“I’ll buy THAT for a dollar!”
One of the coolest films to come out of the 1980s was Paul Verhoeven’s 1987 classic RoboCop. How could you not love the concept of a cyborg cop taking down criminals in old Detroit? Especially with over-the-top violence and satirical humor? This was Verhoeven’s first entirely Hollywood film; he had previously made films in the Netherlands for over a decade before making his English language debut with the mostly Hollywood-funded 1985 film Flesh and Blood (a film that delivers the goods promised in its title). It’s hard to believe that Verhoeven nearly passed up the chance to make RoboCop; his wife was the one who convinced him that there was more to the plot than he initially thought. I first saw RoboCop on the big screen two years ago at a midnight showing at the Landmark Sunshine Cinema in an old 35mm film print. I was lucky enough to see it again on the big screen (on my birthday this past May), this time at a mid night showing at the IFC Center in a brand new DCP restoration. I enjoyed it very much both times (possibly even more the second time).
RoboCop follows Detroit police officer Alex Murphy in the near future as he is brutally killed by a gang of criminals led by known cop-killer Clarence Boddicker and later revived as a cyborg by the corporation OCP to become the ultimate law enforcer known as RoboCop. I liked the design of the RoboCop costume. Rob Bottin did an excellent job with the design as well as making it movable (well, as movable as possible; I’m aware of how constricting and hot it was on the inside of the costume). I’m also fascinated by the concept of a RoboCop. RoboCop is like a reversal of sorts of the Terminator; the Terminator is flesh on the outside and machine on the inside while RoboCop is a machine on the outside and flesh (to an extent) on the inside. Whereas the Terminator was a villain, RoboCop would be a hero. The Terminator represents (and is also from) an apocalyptic, bleak future, whereas RoboCop is meant to represent the future of law enforcement in the very near future. It’s interesting to note that RoboCop came along three years after the release of James Cameron’s The Terminator, and that the first trailer released for RoboCop actually featured music from The Terminator (Orion Pictures produced both films).
The performances from the cast are just top-notch. Peter Weller plays it straight as the heroic Alex Murphy/Robocop, Nancy Allen is terrific as Murphy’s partner Anne Lewis, Kurtwood Smith is slimy as Clarence Boddicker, and Ronny Cox is over-the-top corporate evil as Dick Jones. There’s also Miguel Ferrer as Bob Morton, Dan O’Herlihy as “the Old Man” (the head of OCP), Robert DoQui as Sergeant Warren Reed, and the members of Boddicker’s gang (including Ray Wise as Leon and Paul McCrane as Emil). The special effects work, led by veteran Phil Tippett, is still impressive even today (particularly those seamless matte paintings and the ED-209). The film rightfully earned an Oscar nod for its sound mixing and was even awarded a Special Achievement Oscar for its sound editing. Rob Bottin’s makeup designs were impressive (one in particular was disgustingly fun). Frank J. Urioste’s Oscar-nominated film editing keeps the film moving at a great pace, and Jost Vacano’s cinematography is first-rate.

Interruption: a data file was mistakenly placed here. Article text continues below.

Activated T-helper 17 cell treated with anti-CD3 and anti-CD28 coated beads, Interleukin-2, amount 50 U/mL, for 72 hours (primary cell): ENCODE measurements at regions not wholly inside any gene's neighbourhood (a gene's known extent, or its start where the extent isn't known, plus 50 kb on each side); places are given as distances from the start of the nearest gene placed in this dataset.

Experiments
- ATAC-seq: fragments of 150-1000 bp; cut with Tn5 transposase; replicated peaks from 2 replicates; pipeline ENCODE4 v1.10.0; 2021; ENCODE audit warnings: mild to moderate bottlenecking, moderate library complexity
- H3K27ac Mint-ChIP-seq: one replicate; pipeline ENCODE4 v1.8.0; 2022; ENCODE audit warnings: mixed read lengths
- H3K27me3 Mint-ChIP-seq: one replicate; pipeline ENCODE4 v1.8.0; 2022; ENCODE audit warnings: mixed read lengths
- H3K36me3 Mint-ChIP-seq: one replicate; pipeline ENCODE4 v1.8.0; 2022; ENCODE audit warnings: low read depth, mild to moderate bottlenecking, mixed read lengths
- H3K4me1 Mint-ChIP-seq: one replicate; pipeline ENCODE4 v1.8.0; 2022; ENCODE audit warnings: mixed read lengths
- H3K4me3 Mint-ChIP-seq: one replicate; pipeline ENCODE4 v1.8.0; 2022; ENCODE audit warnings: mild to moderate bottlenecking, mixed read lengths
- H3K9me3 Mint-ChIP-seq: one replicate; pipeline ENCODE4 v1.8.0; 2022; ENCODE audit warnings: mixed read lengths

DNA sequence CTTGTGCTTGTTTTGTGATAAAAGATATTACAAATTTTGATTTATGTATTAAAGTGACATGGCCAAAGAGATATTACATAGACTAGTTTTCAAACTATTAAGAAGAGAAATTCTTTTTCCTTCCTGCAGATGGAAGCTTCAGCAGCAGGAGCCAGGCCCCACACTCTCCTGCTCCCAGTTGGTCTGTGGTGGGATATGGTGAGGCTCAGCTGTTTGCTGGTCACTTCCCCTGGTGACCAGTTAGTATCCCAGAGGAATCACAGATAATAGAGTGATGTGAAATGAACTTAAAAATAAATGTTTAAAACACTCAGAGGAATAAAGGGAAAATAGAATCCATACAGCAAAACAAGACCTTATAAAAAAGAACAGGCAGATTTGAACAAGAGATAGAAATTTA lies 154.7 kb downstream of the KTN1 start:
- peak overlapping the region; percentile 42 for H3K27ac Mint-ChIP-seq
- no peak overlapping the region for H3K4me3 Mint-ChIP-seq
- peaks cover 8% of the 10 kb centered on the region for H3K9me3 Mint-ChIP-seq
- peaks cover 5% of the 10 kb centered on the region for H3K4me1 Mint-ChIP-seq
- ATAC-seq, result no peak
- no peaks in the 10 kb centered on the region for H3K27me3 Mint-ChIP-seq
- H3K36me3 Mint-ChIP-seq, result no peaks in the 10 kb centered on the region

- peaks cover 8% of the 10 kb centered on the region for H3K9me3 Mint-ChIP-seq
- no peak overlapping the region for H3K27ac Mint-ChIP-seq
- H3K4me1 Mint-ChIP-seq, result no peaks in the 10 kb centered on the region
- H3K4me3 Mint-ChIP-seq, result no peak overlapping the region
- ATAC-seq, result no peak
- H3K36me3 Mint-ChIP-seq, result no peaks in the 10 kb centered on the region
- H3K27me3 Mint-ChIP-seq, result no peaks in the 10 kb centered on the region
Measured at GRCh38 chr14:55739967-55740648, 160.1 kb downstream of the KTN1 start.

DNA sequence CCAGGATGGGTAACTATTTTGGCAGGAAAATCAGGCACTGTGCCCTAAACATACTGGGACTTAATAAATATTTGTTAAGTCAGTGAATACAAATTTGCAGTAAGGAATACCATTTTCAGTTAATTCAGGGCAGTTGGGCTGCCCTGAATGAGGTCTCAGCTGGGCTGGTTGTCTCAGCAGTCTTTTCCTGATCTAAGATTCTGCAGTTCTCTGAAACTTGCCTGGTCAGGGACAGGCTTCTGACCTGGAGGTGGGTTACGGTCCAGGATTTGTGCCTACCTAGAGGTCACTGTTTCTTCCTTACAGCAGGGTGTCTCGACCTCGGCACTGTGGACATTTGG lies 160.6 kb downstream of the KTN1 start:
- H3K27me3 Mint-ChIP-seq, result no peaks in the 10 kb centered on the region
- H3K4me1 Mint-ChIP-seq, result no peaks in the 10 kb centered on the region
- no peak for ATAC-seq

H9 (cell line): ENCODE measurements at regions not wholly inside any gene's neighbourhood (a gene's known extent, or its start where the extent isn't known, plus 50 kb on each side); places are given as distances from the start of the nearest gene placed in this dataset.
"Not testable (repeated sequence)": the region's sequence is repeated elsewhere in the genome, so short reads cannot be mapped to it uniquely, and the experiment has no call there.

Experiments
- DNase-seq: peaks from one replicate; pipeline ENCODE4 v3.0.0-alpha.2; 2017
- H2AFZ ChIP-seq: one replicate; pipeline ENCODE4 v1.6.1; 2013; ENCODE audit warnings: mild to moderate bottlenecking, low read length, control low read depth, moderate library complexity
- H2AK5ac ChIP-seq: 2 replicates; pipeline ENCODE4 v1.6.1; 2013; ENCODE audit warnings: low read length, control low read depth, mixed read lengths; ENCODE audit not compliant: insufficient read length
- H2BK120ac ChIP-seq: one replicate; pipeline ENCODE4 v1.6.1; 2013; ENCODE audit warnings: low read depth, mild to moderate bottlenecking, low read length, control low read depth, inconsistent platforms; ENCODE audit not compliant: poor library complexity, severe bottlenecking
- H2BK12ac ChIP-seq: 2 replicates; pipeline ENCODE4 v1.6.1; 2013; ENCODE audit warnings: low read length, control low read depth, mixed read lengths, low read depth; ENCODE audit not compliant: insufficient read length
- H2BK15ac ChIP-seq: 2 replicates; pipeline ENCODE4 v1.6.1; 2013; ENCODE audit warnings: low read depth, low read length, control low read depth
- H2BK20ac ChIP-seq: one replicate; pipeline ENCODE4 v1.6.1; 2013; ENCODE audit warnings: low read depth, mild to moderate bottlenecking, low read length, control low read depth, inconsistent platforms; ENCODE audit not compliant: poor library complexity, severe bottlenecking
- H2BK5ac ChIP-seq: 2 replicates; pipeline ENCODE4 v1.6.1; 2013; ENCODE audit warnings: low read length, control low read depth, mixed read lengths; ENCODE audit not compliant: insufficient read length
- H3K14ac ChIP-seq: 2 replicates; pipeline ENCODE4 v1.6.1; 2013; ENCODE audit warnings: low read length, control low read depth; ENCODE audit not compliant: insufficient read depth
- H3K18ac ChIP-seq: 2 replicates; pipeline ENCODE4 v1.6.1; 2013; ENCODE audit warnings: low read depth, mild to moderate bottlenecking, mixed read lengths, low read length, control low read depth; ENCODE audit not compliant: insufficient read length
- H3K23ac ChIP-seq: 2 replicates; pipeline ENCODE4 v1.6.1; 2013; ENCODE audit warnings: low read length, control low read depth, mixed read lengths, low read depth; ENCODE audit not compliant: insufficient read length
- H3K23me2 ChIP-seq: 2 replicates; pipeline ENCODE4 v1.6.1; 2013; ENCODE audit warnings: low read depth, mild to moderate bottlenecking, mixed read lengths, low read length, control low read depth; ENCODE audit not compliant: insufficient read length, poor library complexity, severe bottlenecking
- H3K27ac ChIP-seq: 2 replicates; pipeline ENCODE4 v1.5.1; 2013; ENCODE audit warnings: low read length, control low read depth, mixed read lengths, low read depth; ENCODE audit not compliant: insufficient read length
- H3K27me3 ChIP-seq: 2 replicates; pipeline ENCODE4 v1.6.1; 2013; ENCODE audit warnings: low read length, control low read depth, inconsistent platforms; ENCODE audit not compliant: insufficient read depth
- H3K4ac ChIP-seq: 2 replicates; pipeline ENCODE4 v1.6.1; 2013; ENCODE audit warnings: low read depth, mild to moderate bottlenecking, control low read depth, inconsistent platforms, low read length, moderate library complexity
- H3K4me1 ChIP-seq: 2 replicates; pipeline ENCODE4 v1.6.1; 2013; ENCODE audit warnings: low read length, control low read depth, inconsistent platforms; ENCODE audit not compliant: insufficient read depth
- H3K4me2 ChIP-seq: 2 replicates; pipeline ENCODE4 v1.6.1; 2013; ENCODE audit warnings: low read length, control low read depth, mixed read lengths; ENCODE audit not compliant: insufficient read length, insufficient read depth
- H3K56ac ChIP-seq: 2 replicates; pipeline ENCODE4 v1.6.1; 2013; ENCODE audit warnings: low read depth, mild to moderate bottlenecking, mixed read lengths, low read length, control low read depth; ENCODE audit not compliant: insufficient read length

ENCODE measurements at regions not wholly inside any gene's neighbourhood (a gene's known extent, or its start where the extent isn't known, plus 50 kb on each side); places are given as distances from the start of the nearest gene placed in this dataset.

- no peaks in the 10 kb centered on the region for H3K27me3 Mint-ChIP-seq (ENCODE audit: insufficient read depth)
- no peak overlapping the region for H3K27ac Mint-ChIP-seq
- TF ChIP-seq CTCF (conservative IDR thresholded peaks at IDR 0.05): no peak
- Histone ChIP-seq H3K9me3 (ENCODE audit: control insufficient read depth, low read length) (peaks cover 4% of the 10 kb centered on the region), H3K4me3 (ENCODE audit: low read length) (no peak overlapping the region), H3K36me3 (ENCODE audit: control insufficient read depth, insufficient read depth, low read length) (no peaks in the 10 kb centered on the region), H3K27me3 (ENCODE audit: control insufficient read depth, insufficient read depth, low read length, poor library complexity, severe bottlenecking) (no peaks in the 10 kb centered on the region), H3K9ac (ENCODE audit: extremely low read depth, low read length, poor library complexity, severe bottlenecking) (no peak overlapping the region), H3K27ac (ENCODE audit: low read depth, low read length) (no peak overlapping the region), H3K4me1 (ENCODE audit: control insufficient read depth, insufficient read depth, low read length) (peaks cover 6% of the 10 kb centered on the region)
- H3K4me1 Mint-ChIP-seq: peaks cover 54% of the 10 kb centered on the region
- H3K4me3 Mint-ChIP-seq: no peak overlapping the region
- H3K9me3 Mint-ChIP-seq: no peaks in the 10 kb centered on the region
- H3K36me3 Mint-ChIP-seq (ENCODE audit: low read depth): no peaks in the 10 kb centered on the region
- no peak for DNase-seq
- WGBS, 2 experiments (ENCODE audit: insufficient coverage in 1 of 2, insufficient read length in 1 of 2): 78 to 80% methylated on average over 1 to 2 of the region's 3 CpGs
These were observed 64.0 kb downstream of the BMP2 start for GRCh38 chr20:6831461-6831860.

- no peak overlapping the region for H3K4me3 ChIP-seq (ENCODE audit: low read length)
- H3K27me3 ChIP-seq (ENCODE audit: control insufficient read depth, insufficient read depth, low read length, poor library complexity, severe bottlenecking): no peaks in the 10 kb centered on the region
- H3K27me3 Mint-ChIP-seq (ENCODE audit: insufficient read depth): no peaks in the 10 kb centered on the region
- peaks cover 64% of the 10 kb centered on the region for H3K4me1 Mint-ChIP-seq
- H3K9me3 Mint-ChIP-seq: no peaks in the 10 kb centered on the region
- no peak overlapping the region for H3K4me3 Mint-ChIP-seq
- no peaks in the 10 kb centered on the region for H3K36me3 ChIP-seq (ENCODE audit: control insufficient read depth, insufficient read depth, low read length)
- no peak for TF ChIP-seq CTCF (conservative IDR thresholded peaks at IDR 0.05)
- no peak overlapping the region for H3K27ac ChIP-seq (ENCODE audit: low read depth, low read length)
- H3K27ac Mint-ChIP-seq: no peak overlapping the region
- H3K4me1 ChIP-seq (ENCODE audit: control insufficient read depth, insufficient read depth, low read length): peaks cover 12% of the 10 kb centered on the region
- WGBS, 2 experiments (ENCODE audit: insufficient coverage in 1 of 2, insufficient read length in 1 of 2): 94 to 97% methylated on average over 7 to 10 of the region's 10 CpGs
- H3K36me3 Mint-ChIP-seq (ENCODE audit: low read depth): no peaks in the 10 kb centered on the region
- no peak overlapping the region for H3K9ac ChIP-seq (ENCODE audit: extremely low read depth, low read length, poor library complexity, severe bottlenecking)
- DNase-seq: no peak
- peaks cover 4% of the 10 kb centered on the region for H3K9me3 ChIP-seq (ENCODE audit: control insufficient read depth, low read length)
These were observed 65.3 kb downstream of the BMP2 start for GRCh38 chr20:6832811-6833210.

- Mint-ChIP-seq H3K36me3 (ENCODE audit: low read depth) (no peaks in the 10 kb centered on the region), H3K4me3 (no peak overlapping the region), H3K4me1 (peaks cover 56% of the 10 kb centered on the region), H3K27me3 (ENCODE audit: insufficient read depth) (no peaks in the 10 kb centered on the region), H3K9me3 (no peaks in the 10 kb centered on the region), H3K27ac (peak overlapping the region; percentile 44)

The violence is wonderfully over-the-top, as is the dark humor and the Jesus references. Murphy goes through two death-and-resurrection phases in the film and at one point even walks on water (in a giant, shallow puddle, but it’s still effective when seen on screen). The screenplay by Edward Neumeier and Michael Miner takes aim at such topics as gentrification (OCP plans to turn old Detroit into Delta City, displacing poorer citizens with wealthier ones), corporate greed and corruption (Dick Jones does whatever it takes to accomplish his goals, including hiring Boddicker and his gang to commit murder), privatization (OCP owning the police department), and identity (Murphy re-discovering the man he was while coming to terms with the man he’s become). Basil Poledouris wrote a classic score, mixed with orchestra and synthesizer work. RoboCop himself gets a heroic, brass-heavy theme (and at times, the hammering of anvil can be heard in the theme). Overall, RoboCop is one of the best films of the 1980s and is one of Paul Verhoeven’s finest directorial efforts. Do not pass up the chance to see this film (especially on the big screen), and skip the remake.